Dr. Strange (1978) Review


With a new Marvel movie from their ever expanding cinematic universe every year, DC desperately trying to compete and tons of indie comics getting converted into features it may seem hard to imagine a time when comic book films where not around however let me tell you it was not that long ago.

Growing up in the 80’s I was a huge super hero fan and started collecting comics spurned on by my Dad who loved Marvel. I also desperately sort out any TV or film versions of my favorite hero’s but soon found there where very few around. I devoured every TV shows, cartoon and movie I could get my hands on and even though the quality varied greatly they all entertained me because I loved seeing the drawings on the pages brought to life.

A particular favorite character of mine and my Father’s was Dr. Strange the Sorcerer Supreme and master of the mystic arts who spends his time battling demons and warlocks across this world and many other realities probably displaying my early love of all things supernatural.


I was overjoyed when I discovered there was a Dr. Strange film and remember fondly watching it with my Dad on TV many, many moons ago when it was reshown. Coming out in the late 70’s and detailing the origin of the character as a pilot for a proposed TV series to play on CBS alongside the famous Incredible Hulk series that everyone knows and The Amazing Spider-Man show sadly it never got picked up and disappeared without a trace.


However with the new movie this year from horror director Scott Derrickson best known for Sinister 1 and 2 and staring the heavy weight cast of Chiwetel Ejiofor, Rachel McAdams, Mads Mikkelsen, Tilda Swinton and Benedict Cumberbatch as Dr. Stephen Strange Universal have finally released the 1978 version on DVD to the extreme excitement of all diehard fans and comic completists including myself.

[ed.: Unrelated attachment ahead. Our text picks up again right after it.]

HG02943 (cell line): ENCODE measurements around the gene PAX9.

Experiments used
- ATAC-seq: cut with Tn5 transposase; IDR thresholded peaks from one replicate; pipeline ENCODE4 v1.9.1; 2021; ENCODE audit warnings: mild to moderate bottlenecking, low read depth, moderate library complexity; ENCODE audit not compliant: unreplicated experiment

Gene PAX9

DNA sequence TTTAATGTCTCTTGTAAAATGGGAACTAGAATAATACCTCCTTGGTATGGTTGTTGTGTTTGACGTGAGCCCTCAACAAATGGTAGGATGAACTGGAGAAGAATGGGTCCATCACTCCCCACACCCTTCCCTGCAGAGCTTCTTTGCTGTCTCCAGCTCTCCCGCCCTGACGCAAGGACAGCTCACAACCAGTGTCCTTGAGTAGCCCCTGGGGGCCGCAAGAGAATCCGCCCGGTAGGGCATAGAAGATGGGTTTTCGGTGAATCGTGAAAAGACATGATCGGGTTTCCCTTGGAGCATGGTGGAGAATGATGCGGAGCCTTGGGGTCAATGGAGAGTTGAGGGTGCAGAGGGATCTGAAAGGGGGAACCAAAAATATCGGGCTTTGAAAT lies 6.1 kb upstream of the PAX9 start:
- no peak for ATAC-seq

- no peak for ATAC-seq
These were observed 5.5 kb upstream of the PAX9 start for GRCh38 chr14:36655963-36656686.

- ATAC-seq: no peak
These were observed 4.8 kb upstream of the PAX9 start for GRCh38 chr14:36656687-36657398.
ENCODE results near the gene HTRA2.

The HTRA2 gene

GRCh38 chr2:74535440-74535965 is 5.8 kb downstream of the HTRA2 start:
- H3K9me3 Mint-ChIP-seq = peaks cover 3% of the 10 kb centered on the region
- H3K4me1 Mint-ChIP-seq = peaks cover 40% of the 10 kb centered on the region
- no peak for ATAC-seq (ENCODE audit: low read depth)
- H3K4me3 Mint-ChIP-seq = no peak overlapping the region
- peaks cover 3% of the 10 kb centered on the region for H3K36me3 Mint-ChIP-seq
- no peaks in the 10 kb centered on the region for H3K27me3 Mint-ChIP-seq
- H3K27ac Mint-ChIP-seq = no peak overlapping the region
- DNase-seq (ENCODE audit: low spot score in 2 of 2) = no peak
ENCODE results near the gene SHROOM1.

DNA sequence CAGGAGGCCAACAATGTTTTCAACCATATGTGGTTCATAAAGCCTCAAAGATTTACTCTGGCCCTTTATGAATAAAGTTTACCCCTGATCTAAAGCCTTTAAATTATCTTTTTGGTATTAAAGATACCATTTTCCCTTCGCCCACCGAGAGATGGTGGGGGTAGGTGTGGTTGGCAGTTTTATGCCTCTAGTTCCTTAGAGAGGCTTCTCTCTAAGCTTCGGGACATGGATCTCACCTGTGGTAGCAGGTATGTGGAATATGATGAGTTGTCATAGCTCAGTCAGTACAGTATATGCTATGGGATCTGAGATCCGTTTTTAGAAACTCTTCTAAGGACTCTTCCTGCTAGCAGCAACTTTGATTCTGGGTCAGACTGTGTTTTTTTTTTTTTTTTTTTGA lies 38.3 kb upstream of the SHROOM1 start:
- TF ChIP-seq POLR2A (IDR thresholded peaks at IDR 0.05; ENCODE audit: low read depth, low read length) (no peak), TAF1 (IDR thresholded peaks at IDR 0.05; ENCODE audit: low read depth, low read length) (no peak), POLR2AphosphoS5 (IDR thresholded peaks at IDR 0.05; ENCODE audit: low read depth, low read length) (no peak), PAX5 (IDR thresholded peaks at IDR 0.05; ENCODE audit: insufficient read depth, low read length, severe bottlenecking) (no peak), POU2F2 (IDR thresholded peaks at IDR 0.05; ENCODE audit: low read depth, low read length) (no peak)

Changing the origin drastically from the original comic created by artist Steve Ditko and first appearing in Strange Tales #110 in 1963 the TV movie tells the tale of Thomas Lindmer (John Mills) the current Sorcerer Supreme who lives in his Sanctum Sanatorium in Greenwich Village New York with his friend and magical disciple Wong (Clyde Kusatsu).

As he is nearing the end of his time as the magical protector of Earth the evil entity known as The Nameless One seizes the opportunity to strike and open a portal from Hell to suck the souls of all humanity starting with Lindmer. Dispatching his servant Morgan LeFay (Jessica Walter) the queen of the witches to kill the old wizard she possesses a young student called Clea (Anne-Marie Martin) and forces her to push him off a bridge.

Disturbed by the incident and haunted by LeFey’s face Clea ends up in hospital under the care of psychiatrist Dr. Strange (Peter Hooten) but little do they both know that their destinies are entwined with the ultimate battle between good and evil, a battle that will change both their lives forever more.


Re-watching Dr. Strange now it’s easy to laugh at the somewhat suspect 70’s special effects and lavish often ludicrous magical language however what works is that the script by writer and director Philip DeGuere Jr. takes itself seriously forcing the audience to do the same.

Taking its time to develop the characters and set the scene the film is a little low on action however it’s high on story packing a lot into its running time laying plenty of potential for the series which was unfortunately never commissioned.



That’s not to say nothing happens and the various scenes full of magic spells, fearsome demons, pagan symbols, supernatural entities and visitations to the astral plane makes Dr. Strange by far one of the most horror related hero’s around alongside the more famous Blade and Ghost Rider both of whom also featured in a number of comics, movies, TV shows and cartoons.

A must for Marvel fans and well worth a watch in preparation for the 2016 adaptation it’s a real shame that a series never got made as you can tell from the film how well it would have worked. Perhaps in 1978 magic was a step too far for the TV watching audiences after being asked to swallow arachnid teenagers and giant green monsters but at least we got a glimpse of what could have been.

Movie Rating: ★

★ ★ ☆ ☆ 



Alex Humphrey

Alex studied film at the University of Kent and went on to work for Universal Pictures in their Post Room gaining an inside look at the movie industry from the very bottom. Constantly writing reviews in everything from local magazines to Hip Hop sites Alex honed his critical skills even spending a brief period as a restaurant critic. Read more

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1 Comment

  • Dr Strange found street magic an offense to magicians and wreaks him?, but yet is better movie than the new Dr. Strange of 2016.

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